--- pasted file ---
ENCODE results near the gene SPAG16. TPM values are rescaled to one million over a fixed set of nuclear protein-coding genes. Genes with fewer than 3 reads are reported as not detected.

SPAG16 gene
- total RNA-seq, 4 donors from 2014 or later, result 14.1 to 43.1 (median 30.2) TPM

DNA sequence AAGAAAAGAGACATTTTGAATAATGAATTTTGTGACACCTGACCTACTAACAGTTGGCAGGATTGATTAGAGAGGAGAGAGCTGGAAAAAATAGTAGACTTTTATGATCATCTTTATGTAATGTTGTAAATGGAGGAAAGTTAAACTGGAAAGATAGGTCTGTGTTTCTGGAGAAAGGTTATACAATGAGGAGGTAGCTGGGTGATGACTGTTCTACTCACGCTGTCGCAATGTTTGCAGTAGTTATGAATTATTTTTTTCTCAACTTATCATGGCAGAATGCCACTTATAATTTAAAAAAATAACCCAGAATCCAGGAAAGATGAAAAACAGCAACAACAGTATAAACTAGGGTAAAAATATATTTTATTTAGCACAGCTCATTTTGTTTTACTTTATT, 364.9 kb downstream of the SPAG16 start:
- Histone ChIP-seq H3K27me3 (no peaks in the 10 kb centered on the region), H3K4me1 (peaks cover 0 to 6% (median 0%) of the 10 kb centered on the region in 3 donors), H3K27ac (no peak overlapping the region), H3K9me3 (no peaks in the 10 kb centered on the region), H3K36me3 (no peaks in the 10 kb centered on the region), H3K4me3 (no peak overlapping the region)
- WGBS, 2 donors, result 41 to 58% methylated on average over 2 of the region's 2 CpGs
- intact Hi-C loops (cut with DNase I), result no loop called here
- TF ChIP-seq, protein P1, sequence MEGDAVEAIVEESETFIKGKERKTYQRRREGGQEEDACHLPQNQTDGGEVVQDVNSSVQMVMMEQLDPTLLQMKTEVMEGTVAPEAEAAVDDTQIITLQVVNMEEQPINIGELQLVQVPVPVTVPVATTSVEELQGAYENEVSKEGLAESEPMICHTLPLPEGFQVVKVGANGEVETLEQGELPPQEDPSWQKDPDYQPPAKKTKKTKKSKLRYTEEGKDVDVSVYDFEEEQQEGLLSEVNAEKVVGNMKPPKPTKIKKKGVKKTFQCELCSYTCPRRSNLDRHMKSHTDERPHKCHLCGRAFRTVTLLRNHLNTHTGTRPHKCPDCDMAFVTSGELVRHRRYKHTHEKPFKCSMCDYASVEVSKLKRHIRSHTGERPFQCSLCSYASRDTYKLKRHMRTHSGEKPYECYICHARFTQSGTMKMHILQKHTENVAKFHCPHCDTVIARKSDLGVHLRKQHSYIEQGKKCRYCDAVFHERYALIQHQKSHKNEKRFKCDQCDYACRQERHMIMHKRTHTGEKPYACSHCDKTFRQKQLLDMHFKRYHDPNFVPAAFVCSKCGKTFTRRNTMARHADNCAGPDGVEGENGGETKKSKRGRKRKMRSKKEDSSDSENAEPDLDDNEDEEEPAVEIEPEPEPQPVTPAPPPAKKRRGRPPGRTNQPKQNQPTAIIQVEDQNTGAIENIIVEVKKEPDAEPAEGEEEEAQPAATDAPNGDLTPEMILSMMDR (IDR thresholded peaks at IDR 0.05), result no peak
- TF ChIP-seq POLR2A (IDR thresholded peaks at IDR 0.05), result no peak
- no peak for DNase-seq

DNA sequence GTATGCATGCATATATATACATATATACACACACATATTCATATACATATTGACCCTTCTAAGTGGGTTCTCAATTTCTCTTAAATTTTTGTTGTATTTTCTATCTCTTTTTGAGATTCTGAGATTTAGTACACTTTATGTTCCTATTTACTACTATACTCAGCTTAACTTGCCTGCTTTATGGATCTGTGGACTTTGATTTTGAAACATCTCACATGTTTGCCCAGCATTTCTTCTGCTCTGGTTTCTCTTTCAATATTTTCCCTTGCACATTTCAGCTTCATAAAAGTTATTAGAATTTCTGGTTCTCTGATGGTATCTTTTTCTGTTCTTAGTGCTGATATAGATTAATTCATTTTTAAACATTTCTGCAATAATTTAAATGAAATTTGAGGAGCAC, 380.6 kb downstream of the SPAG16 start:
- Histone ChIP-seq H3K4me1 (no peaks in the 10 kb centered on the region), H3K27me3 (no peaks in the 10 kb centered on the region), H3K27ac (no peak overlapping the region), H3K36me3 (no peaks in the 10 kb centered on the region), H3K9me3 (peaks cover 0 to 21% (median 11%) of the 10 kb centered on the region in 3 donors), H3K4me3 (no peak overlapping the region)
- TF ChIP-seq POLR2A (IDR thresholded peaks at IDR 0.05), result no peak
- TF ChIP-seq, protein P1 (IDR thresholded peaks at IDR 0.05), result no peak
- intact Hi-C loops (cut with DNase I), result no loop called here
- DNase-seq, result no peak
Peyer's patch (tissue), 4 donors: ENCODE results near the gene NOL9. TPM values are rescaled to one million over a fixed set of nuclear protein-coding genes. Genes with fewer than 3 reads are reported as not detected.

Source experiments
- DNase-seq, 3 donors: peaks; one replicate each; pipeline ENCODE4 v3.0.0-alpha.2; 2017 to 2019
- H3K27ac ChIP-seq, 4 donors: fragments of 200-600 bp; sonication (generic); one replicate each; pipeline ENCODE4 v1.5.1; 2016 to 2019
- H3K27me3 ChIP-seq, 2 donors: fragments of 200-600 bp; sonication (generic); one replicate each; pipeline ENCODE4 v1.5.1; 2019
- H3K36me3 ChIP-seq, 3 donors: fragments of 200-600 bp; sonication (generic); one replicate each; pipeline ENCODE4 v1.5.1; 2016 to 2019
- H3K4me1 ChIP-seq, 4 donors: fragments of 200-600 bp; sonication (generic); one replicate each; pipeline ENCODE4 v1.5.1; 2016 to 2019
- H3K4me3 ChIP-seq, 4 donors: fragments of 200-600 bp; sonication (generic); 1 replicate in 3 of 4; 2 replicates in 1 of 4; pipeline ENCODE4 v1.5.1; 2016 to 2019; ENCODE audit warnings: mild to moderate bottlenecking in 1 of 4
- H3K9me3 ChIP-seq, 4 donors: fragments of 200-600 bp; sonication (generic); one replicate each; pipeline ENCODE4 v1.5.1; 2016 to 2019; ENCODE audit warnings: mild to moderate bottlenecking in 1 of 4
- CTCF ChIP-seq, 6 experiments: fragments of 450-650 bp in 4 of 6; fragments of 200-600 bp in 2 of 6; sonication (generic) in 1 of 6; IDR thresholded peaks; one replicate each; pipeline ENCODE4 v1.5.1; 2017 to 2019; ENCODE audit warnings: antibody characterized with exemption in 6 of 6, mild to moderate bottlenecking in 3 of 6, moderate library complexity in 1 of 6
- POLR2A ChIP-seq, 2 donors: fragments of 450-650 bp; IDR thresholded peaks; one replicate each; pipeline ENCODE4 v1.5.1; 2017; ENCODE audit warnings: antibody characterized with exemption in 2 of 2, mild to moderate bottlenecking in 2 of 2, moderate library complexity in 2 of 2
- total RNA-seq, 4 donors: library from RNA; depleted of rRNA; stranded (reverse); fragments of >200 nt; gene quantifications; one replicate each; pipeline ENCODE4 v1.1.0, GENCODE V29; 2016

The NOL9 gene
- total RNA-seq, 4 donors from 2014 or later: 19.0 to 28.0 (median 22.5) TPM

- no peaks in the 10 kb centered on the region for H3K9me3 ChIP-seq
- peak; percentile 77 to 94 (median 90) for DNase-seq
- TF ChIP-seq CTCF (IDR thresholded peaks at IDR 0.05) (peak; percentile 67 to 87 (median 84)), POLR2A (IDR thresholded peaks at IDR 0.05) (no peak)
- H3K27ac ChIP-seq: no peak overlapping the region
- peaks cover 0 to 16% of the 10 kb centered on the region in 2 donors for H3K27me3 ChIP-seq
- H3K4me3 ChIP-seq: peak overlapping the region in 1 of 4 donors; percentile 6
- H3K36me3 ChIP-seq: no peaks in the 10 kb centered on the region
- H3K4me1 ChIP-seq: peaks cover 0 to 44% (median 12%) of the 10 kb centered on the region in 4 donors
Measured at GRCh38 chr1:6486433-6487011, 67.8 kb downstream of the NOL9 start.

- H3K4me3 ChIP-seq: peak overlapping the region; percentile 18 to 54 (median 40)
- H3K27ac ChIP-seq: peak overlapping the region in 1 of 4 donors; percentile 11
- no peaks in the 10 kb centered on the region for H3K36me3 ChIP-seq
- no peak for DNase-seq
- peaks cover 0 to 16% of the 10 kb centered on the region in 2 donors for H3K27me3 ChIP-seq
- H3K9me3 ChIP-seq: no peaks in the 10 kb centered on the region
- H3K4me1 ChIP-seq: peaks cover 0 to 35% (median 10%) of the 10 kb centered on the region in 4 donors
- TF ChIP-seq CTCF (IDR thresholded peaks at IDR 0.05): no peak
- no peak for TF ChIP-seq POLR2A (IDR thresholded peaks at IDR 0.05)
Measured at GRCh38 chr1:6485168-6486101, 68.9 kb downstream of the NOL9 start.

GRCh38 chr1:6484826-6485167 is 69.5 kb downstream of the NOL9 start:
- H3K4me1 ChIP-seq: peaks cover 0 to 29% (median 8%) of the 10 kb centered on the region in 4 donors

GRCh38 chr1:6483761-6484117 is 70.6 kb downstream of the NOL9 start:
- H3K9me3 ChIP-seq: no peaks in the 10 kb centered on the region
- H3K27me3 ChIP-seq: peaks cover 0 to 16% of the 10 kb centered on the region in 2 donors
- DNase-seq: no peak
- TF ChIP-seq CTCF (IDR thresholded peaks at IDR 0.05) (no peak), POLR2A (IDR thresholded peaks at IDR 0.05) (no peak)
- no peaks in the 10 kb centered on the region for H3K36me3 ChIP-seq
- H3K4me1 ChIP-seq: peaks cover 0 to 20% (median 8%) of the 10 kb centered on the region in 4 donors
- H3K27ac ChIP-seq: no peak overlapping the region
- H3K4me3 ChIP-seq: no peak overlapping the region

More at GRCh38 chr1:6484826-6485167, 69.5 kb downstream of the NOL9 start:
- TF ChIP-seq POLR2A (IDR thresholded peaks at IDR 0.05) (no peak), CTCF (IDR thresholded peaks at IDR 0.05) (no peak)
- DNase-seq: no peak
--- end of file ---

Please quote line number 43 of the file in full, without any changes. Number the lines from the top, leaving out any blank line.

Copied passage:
- no peak for DNase-seq